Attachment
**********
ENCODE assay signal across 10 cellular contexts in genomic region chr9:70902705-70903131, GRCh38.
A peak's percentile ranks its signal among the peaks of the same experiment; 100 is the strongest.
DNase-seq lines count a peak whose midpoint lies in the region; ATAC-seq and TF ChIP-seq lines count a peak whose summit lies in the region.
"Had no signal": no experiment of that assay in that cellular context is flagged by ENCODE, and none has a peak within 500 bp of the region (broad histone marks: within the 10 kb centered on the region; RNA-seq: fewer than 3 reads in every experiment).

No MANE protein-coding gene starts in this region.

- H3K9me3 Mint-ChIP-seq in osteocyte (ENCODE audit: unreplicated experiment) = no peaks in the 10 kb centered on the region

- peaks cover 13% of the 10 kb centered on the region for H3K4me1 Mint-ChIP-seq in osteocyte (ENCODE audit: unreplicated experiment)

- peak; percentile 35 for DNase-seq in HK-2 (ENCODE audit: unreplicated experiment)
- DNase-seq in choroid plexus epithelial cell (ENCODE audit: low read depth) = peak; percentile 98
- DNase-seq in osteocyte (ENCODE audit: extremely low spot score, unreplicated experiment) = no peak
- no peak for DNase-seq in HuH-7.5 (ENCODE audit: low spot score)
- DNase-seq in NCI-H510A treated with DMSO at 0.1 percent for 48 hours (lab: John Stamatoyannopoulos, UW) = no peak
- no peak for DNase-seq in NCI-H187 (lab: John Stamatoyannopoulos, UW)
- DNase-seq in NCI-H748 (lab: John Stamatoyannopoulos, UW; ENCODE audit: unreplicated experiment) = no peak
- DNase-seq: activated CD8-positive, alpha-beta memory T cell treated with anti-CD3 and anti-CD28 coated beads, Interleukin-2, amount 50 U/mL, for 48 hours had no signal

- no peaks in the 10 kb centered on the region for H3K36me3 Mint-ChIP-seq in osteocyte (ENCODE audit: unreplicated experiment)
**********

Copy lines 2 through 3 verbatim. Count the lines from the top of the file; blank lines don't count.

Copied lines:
A peak's percentile ranks its signal among the peaks of the same experiment; 100 is the strongest.
DNase-seq lines count a peak whose midpoint lies in the region; ATAC-seq and TF ChIP-seq lines count a peak whose summit lies in the region.